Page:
the glittering Mediterranean.
For supper, Kader produces olive bread, hot from her
wood-fired oven, and dozens of courses, including giant
snails, prickly caper-stalks and a carob-pod dessert. We
drink chilled red village wine and home-brewed zirvana, the
potent local liquor.
Breakfast the next morning is equally interesting – hot
lamb, grilled haloumi with baked olives, fried dough, boiled
eggs, halva, figs and bread with homemade carob jam.
Embroidered cloths cover jugs of rose water, pomegranate and
terebinth juices. Meanwhile, our hosts breakfast on
cigarettes and Turkish coffee.
Guillaume and I spend an enchanted day exploring the
peninsula’s uninhabited valleys, swimming in secluded bays,
stopping for drinks and lunch at cafes, some of them run by
Greeks. This is the only region in Cyprus where Greek and
Turkish speakers still live side by side.
Zekai has written many books on Cypriot folklore and
food, and he also hosts a weekly radio programme. On our
last evening, he invites me to be a guest on his show. The
next morning, before I can say no, we find ourselves
following Zekai’s car at top speed towards Nicosia. We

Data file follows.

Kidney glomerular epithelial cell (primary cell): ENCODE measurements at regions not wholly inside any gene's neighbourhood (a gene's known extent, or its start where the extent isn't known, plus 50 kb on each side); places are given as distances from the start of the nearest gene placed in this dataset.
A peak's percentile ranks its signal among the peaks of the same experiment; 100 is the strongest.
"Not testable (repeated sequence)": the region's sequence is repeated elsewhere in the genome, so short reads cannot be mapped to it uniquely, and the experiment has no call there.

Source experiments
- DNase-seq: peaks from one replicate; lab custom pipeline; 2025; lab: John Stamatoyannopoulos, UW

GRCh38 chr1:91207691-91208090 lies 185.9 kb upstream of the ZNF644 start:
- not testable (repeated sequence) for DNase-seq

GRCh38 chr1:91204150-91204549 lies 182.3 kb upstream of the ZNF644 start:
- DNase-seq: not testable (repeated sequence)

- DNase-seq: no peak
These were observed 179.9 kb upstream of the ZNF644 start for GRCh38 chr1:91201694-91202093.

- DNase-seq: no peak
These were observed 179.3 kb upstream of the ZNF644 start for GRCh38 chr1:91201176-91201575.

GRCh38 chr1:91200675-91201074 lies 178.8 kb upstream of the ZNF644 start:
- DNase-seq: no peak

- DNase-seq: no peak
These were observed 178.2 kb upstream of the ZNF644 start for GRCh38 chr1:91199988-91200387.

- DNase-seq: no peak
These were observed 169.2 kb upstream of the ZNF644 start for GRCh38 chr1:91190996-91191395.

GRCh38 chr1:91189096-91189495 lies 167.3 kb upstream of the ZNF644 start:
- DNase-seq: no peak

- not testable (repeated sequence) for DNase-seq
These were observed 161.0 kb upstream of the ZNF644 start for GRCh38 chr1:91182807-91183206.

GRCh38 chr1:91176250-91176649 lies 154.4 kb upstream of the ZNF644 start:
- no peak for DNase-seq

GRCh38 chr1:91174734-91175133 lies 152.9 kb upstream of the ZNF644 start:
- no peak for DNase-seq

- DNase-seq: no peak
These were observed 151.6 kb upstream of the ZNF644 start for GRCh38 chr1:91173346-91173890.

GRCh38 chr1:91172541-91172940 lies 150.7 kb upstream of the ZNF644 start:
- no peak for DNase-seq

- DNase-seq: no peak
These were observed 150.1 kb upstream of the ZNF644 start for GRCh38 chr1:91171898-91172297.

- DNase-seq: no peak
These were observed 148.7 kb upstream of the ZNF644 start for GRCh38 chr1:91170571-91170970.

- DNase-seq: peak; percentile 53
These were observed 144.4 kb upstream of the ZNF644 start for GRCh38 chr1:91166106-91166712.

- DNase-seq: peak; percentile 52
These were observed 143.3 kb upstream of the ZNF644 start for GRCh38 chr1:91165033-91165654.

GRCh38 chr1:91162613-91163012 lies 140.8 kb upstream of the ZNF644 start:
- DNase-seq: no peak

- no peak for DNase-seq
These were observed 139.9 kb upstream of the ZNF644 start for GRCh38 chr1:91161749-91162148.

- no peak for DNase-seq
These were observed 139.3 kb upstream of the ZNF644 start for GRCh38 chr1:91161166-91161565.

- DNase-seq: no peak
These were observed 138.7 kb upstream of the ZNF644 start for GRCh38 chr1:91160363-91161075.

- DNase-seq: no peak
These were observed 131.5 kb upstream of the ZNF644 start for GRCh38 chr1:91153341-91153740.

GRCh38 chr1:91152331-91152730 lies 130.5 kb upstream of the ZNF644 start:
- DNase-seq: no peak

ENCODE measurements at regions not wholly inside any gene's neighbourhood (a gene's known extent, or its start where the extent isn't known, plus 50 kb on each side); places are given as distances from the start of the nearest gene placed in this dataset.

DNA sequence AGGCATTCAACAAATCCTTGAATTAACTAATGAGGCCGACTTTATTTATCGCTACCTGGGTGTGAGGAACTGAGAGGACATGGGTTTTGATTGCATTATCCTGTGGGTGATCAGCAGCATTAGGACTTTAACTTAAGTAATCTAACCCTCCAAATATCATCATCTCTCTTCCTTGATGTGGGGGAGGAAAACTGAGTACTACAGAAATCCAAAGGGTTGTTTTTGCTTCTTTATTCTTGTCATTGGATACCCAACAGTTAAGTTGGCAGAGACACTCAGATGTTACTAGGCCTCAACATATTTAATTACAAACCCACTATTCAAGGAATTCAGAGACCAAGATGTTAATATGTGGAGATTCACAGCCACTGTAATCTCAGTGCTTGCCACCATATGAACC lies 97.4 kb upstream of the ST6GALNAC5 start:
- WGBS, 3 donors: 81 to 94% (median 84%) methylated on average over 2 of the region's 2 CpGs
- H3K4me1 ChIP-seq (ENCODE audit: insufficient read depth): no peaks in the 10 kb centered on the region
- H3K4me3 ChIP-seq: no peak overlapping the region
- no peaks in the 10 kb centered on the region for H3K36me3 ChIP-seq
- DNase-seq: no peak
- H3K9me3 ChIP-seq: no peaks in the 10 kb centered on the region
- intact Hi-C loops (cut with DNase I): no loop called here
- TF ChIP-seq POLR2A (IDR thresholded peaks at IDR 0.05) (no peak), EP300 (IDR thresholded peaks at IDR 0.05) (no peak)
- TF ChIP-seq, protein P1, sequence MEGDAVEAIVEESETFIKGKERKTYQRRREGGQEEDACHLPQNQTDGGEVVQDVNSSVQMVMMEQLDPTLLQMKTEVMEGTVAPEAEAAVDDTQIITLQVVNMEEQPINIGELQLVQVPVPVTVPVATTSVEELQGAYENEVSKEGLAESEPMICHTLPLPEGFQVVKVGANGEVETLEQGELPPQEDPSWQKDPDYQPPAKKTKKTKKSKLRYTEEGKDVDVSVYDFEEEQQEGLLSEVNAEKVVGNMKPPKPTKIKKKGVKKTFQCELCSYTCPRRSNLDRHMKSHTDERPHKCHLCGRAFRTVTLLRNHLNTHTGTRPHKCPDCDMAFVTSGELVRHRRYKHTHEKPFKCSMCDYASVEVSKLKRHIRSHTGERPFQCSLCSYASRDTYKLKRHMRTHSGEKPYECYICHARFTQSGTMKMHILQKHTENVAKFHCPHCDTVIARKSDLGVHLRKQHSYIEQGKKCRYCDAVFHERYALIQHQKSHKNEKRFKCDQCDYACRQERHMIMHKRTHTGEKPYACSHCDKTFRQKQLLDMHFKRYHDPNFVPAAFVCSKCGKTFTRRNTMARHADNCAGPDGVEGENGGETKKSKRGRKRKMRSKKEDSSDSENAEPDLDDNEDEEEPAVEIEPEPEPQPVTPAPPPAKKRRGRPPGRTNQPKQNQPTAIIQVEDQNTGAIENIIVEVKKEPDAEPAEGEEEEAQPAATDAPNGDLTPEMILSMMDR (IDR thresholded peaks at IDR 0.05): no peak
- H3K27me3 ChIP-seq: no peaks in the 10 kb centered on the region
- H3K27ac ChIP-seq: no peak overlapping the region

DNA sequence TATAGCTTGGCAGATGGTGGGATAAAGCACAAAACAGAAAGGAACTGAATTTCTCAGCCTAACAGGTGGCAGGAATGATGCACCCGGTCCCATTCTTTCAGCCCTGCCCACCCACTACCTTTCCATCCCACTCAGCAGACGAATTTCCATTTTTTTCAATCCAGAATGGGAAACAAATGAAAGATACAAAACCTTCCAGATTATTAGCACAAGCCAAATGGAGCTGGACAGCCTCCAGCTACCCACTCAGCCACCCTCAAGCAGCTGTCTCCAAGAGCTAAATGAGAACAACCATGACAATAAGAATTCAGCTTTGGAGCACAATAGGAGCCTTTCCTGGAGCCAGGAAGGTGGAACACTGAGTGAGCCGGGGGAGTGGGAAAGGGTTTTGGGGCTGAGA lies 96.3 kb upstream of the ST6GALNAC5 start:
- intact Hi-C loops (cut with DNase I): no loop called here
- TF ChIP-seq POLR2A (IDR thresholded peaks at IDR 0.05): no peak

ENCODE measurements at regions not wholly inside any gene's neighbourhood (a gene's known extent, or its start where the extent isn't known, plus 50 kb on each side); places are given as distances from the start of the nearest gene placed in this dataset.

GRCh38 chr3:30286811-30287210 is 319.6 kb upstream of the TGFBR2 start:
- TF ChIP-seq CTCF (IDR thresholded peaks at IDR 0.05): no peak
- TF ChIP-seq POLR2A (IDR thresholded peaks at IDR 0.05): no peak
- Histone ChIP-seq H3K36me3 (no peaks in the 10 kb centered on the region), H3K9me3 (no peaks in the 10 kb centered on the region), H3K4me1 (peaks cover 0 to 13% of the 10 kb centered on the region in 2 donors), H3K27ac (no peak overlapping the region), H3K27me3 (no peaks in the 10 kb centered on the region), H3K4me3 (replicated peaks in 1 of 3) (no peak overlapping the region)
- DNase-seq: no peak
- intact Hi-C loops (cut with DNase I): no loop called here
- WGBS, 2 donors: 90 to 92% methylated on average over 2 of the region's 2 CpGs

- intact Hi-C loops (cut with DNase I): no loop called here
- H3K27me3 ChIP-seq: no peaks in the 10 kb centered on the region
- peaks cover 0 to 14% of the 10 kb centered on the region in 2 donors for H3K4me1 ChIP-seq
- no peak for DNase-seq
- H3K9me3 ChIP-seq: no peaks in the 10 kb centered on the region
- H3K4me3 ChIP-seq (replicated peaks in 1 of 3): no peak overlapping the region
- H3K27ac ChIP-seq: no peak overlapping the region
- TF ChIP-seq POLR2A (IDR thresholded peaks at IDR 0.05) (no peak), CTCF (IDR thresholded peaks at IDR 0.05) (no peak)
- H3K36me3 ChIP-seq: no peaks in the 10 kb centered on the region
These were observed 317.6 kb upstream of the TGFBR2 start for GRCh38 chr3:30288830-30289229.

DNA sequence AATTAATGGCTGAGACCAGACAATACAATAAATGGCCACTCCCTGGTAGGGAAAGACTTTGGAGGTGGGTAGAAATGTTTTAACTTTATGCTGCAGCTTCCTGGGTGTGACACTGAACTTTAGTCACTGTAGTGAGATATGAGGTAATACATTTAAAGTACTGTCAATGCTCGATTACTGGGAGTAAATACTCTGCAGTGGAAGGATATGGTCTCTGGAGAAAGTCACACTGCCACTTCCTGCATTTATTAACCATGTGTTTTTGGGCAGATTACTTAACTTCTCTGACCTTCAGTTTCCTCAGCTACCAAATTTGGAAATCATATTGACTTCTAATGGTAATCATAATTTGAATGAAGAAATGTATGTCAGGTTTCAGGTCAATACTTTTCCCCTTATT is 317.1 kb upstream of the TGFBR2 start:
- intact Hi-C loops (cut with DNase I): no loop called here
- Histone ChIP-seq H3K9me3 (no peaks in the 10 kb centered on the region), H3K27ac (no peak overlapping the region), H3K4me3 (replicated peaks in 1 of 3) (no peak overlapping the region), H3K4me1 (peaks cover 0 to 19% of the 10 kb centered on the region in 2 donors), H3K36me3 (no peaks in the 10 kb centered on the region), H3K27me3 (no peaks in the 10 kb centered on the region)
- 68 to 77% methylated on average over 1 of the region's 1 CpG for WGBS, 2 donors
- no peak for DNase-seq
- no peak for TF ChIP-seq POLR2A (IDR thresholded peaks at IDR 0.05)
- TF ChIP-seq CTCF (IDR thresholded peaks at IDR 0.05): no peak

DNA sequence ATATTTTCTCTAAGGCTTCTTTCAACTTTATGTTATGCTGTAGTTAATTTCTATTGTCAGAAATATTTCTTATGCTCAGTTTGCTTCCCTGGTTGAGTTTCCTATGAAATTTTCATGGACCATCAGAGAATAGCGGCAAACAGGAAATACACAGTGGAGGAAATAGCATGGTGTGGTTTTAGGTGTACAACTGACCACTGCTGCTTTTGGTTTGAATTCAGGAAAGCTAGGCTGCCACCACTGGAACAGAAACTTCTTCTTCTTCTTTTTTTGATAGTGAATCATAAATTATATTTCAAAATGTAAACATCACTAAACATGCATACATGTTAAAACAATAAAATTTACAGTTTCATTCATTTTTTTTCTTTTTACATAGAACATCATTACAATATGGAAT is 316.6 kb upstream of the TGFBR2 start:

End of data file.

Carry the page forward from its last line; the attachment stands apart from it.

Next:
arrive at Radio Mayis at exactly 10am, race upstairs to a
small studio, put on headphones, and the programme begins.
My interpreter is a charming septuagenarian who condenses Zekai’s lengthy Turkish monologues into succinct English. I
talk about how I prefer staying in rural villages with
traditional food, rather than in crowded concrete resorts.
During the news-break, my interpreter, Hüseyín Kanatlı,
offers to show Guillaume and me around the capital, and we
leave Zekai on air, taking phone calls from listeners.
Mr Hüseyín directs us through the 16th-century Venetian
walls, and into a labyrinth of narrow streets, bustling with
immigrants from Anatolia. Within minutes, we notice that
everybody recognises our guide – including the President and
First Lady, who stop for a chat - and he admits that he too
is a celebrity, with his own television show.
From the roof of the Saray Hotel we get a panoramic view